The dilemma of running an SME in the UAE

Liam Mooney highlights what he sees as the most serious issues facing SMEs in the UAE

Liam Mooney highlights what he sees as the most serious issues facing SMEs in the UAE...

As the owner of a HR and Business Consultancy in the UAE, we are seeing a big increase in demand for our services and as such we will have to hire our own staff.

This, of course, is a positive situation but has focused my attention on where our company should be actually based. At times we find the UAE inflexible and expensive to do business.

Whilst on the surface the UAE has zero corporation tax, the hidden charges, red tape and inflexibility in the labour force actually make the UAE far less appealing than it should be.

The SME market is the lifeblood of the UAE economy and a huge contributor. The simple answer for some would be ‘if you don’t like it move to another country!’ However, our response is ‘why would the UAE want a company to move to another country when it’s contributing towards the GDP and having a positive effect?’

The UAE should be nurturing these companies and look at ways they can help.

I want to raise awareness of some of the difficulties that SME’s in the UAE face in the hope that many of them can be addressed.

The first issue is that of direct costs versus indirect costs

Direct costs

• Trade licence - Minimum AED15,000
• Salik (road fees)
• Visa costs
• UAE ID cards
• Labour cards
• Health cards (annual renewal with late fees applied from one day over)
• Enforced trademark (includes advertising in local papers)
• Forced property rental (regardless if required by operations of business)
• Branch licences (each Emirate is its own mini country with no linked government)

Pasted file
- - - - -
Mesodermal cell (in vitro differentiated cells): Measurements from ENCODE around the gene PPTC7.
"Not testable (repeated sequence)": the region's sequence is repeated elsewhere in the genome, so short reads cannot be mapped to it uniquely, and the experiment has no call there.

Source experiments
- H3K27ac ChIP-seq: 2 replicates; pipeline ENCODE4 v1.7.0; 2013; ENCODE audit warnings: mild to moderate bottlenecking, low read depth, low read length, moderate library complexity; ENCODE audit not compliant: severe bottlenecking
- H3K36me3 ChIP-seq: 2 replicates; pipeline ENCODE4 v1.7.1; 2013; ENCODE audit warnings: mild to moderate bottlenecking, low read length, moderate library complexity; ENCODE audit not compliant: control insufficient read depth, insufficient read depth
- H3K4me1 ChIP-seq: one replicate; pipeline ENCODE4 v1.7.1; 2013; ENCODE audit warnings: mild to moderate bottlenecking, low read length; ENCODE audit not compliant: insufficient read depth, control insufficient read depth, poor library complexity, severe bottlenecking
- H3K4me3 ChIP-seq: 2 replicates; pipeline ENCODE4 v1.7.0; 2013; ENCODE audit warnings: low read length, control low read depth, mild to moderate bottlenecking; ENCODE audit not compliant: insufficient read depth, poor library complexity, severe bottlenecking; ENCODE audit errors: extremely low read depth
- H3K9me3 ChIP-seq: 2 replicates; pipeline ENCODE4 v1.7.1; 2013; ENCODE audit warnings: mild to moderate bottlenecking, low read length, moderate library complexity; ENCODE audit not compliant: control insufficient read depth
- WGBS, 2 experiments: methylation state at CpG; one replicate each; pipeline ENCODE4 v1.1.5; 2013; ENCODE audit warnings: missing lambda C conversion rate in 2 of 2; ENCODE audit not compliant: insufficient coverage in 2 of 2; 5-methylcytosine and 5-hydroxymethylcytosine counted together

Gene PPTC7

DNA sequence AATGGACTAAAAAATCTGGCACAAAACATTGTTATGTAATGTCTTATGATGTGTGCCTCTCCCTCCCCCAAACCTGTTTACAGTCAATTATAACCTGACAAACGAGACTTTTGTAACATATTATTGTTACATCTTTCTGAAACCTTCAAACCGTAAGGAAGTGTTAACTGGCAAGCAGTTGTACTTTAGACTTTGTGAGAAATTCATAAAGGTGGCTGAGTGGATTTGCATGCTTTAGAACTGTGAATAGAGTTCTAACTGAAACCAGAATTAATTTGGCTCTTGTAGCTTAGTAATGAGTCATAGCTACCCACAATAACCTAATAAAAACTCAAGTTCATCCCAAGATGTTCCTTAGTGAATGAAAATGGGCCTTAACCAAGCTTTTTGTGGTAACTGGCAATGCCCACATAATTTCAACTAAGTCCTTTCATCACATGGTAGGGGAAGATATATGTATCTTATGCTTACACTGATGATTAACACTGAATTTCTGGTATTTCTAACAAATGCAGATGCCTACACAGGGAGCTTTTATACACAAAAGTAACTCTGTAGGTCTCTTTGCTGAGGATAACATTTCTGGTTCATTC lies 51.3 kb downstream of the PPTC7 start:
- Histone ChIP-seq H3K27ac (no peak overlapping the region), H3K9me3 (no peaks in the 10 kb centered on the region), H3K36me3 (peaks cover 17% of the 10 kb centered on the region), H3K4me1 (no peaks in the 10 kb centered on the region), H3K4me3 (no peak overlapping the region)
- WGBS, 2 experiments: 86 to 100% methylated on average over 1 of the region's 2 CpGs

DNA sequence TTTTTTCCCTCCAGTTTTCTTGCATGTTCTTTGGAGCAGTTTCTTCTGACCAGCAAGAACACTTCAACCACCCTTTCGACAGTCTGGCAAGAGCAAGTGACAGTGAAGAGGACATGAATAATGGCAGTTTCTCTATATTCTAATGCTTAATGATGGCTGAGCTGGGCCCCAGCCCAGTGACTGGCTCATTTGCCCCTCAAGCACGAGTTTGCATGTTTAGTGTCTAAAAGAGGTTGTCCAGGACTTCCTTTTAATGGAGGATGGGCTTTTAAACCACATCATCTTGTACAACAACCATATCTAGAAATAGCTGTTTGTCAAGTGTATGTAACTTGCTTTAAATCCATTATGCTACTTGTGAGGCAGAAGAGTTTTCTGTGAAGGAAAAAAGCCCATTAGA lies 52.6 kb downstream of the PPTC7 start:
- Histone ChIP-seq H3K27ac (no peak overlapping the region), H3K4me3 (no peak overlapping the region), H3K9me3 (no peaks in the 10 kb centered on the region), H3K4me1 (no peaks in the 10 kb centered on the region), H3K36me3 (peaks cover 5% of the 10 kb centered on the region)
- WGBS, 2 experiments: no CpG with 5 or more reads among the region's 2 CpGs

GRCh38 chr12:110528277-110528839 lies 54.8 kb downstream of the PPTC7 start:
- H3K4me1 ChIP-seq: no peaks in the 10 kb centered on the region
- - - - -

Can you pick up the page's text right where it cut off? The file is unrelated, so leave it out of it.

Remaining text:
• Deposit (probably loosest term I have ever seen – when do you get it back?)
• Sponsorship of onshore company which means that 51 per cent will be owned by an Emirati as well as an annual trade license fee.
• Vehicle wrap renewals
• Vehicle registration and passing

Indirect costs

• ‘Typing’  (can be AED500 for a single piece of paper. Endless documents required for every process)
• Company stamps
• Translations
• Gratuity
• Repatriation
• RERA charges
• Bank charges
• Rising rent charges
• Rising water and electricity charges.

Overpriced services & monopolies

No competition means no value. Take Etisalat or du, for example. Services provided are extremely expensive and the quality can be poor.

Recently the government has announced a fourteen to fifteen percent rise in electricity and water to boost the green economy. I beg to differ on this. Water and electricity are essential when you live in a desert and perhaps something needs to be done more about car use. I don’t believe increasing electricity and water prices will make any difference on the green economy.

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Posted by: Bukhari

I am manager in a company and want to start my own company with some innovative ideas, but I am afraid of inflexible regulations and huge start up costs stated above. If you have any mater with any government department in UAE then you will learn more lessons that how youngsters sitting on the front desks will behave with you. I am not agreed that "The labour law is surprisingly very employee friendly." If as an employee you have a conflict/dispute with your company then you will also learn how "friendly" it is for employees as I have confronted such situation in Ministry of Labor and even in Dubai court itself.